To estimate the heritability values of characters frequently used as selective criteria, 32 half-sib families obtained from selected plants of three populations of the asparagus variety Argenteuil were evaluated in a randomized complete block design. The following characters were measured: days to emergence of the first spear, number and diameter of spears, number of stalks, plant height and average weight. The values of realized heritability were estimated and were compared with those obtained by the parent-offspring regression method. Phenotypic correlation coefficients between the different variables were significant. The values of realized heritability for most of the variables were moderate to high (between 0.18 and 0.68), except for days to emergence; lower values were obtained by the regression method. As there was a high degree of heritability, additive genetic factors contributed significantly to the genetic variance, which would allow the selection of phenotypically superior plants for asparagus improvement projects.  (+info)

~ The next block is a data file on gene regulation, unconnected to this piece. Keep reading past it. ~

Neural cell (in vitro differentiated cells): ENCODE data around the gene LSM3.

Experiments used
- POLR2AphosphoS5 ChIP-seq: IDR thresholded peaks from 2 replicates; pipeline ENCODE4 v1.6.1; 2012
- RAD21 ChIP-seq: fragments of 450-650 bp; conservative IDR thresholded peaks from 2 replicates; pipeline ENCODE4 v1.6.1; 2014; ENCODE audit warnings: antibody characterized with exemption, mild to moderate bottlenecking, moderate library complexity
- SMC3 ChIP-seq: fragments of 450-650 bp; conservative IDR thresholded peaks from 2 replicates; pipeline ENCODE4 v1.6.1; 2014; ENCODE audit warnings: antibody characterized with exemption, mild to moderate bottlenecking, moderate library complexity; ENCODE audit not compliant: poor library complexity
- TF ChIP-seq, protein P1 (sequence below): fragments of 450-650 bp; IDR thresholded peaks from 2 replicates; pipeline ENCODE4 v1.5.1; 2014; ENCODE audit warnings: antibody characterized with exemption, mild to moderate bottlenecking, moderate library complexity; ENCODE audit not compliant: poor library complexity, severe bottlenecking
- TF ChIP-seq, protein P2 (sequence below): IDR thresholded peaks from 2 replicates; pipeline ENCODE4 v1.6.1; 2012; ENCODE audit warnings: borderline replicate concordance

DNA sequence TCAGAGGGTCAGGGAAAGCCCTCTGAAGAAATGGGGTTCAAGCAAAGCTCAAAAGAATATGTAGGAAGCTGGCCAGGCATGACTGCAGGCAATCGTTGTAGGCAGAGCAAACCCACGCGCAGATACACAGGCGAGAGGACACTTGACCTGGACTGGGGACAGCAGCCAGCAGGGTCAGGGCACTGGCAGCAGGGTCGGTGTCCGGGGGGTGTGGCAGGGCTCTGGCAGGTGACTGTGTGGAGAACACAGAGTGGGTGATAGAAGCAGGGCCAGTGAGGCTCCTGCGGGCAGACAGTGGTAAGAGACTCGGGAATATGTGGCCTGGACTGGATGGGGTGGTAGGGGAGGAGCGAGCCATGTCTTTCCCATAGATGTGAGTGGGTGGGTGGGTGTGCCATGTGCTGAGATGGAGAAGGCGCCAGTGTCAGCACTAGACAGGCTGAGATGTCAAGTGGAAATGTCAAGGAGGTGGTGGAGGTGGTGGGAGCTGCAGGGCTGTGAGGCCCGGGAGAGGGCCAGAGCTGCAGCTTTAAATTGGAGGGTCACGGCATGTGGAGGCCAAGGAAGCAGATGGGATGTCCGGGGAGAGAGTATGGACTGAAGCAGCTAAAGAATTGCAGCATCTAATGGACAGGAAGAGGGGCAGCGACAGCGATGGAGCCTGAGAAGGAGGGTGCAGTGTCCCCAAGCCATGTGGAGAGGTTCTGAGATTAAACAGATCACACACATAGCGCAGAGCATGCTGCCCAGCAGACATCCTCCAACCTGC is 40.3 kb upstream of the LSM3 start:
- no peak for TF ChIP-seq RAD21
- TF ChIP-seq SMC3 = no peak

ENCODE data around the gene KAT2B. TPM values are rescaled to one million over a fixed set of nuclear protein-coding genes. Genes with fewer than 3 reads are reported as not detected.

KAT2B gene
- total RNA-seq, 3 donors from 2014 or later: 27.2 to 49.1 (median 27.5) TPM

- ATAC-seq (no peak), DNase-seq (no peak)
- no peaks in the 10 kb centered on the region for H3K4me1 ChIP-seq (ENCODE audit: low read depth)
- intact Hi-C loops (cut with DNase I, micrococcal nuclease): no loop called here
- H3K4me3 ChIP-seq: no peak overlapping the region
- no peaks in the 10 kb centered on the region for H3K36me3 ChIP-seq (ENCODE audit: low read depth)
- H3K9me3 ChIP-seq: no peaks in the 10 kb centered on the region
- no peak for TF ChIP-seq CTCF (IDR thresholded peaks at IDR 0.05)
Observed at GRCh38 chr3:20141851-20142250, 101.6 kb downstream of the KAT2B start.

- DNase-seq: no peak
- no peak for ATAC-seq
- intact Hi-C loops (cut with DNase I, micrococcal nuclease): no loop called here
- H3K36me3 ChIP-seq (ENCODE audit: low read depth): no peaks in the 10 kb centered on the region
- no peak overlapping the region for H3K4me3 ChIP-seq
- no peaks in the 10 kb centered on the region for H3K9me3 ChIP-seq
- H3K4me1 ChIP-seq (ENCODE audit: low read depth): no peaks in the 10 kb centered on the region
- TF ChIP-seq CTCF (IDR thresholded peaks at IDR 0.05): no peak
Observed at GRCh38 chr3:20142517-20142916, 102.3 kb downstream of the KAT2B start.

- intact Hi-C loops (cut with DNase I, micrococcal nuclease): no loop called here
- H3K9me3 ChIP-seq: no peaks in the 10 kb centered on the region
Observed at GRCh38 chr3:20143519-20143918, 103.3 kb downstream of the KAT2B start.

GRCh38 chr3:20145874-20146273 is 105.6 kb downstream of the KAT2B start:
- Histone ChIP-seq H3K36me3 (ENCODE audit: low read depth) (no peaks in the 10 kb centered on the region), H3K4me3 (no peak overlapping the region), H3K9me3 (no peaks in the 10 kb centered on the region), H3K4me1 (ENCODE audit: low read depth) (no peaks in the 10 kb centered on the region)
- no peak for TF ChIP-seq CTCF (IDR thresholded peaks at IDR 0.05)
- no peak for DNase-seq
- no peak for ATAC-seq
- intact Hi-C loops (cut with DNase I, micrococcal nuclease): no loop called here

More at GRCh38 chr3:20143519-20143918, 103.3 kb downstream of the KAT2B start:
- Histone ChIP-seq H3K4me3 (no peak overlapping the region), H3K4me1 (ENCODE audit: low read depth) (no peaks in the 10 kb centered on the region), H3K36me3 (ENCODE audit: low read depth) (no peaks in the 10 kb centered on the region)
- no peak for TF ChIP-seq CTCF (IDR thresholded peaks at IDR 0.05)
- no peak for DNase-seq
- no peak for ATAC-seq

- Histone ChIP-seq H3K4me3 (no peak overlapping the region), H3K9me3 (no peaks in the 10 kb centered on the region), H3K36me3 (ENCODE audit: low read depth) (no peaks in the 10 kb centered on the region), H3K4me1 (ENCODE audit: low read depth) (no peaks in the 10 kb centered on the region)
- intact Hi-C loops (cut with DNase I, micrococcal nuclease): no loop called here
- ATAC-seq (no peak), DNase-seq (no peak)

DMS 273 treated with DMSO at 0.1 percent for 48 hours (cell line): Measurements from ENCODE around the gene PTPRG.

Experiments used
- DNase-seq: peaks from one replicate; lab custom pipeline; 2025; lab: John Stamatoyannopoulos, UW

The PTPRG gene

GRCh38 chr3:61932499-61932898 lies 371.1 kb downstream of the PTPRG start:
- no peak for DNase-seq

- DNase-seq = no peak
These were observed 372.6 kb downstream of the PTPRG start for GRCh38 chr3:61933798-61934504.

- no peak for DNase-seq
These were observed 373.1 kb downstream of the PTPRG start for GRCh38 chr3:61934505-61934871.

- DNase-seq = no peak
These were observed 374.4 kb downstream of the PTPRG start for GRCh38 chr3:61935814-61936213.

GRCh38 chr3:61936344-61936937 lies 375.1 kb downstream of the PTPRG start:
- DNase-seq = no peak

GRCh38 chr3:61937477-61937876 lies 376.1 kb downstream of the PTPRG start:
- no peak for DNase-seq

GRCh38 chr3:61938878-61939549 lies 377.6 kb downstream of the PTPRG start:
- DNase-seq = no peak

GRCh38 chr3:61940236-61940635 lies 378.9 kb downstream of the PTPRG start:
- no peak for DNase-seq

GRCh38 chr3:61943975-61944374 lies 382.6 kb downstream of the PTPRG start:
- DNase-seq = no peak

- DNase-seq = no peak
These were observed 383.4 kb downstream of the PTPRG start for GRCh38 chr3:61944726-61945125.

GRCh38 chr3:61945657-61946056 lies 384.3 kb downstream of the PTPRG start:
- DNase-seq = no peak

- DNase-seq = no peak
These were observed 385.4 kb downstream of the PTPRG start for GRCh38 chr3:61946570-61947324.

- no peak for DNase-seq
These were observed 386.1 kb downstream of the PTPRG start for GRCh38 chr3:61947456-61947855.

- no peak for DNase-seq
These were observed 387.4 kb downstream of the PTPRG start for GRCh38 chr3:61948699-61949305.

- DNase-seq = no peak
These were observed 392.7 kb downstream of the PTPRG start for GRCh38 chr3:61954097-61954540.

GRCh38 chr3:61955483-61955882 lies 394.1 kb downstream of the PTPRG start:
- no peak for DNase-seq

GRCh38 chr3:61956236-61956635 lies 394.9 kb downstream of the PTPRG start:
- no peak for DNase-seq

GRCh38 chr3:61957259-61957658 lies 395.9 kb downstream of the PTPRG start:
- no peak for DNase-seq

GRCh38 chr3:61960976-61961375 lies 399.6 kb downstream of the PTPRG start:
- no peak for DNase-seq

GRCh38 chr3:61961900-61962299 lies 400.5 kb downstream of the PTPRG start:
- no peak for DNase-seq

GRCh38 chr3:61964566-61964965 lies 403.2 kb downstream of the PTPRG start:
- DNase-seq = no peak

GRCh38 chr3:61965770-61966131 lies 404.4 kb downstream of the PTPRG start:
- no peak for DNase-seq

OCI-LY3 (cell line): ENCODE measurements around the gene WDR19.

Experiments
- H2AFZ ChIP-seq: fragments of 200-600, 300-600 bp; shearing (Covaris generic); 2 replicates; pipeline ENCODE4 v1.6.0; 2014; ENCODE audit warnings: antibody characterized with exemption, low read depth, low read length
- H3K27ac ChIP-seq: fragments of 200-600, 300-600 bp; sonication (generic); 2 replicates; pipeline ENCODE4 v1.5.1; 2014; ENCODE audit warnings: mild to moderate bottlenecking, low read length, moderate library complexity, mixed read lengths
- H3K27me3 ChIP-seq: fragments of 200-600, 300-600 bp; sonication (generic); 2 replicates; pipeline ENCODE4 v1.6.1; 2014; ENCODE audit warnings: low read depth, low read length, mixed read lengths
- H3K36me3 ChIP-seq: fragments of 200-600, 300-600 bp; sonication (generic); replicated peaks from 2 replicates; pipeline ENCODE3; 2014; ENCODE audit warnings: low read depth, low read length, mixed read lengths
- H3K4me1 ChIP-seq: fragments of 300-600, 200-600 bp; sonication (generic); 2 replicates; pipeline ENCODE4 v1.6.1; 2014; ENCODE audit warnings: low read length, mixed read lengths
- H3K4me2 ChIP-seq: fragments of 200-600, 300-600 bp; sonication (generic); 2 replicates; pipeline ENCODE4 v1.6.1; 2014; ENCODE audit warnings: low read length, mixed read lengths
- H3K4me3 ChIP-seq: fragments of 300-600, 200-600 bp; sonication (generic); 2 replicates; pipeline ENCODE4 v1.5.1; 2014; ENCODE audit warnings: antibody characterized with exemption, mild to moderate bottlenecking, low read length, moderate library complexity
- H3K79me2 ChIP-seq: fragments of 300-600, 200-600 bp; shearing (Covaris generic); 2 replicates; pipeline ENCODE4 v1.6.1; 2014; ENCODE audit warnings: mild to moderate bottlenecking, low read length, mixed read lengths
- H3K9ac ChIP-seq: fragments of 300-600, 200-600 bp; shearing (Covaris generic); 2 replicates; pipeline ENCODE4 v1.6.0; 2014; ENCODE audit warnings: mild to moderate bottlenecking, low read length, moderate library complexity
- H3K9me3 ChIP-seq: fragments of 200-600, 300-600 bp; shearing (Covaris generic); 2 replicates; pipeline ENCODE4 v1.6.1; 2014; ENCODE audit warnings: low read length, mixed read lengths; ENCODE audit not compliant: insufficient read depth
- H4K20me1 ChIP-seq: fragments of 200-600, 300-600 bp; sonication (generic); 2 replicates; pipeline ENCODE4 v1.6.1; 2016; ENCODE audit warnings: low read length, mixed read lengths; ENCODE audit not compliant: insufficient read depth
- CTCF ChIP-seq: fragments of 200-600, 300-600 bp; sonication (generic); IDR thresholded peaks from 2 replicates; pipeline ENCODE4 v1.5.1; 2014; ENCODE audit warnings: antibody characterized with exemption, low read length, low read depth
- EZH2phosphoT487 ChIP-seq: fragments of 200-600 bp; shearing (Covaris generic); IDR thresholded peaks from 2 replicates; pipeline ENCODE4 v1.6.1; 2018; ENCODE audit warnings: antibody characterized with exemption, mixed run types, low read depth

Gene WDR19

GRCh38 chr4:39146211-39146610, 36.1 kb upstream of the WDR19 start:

ISSR markers show differentiation among Italian populations of Asparagus acutifolius L. (7/38)

BACKGROUND: Asparagus acutifolius L. is a dioecious and native plant species, widely distributed in the Mediterranean Basin. It is known for its fine flavour and could represent an important resource for cultivation programs in desert areas. Few molecular studies have been performed on this species. In the present paper, the ISSR technique was employed to study genetic diversity in Italian A. acutifolius. RESULTS: Twenty-three primers produced a total of 228 polymorphic fragments used to evaluate genetic variation. FST (0.4561) and Theta B (0.4776) values indicate a wide genetic variation among the samples examined. The distance UPGMA tree grouped together the genotypes strictly according to their geographical origin, showing that each sample is genetically structured and can be considered a distinct population. AMOVA analysis further confirmed genetic structuring of the populations. Population-specific fragments were also detected. CONCLUSION: The results suggest that ISSR markers are useful in distinguishing the populations of A. acutifolius according to geographical origin, and confirm the importance of genetic studies for designing germplasm conservation strategies.  (+info)

Heritability and expected selection response for yield traits in blanched asparagus. (8/38)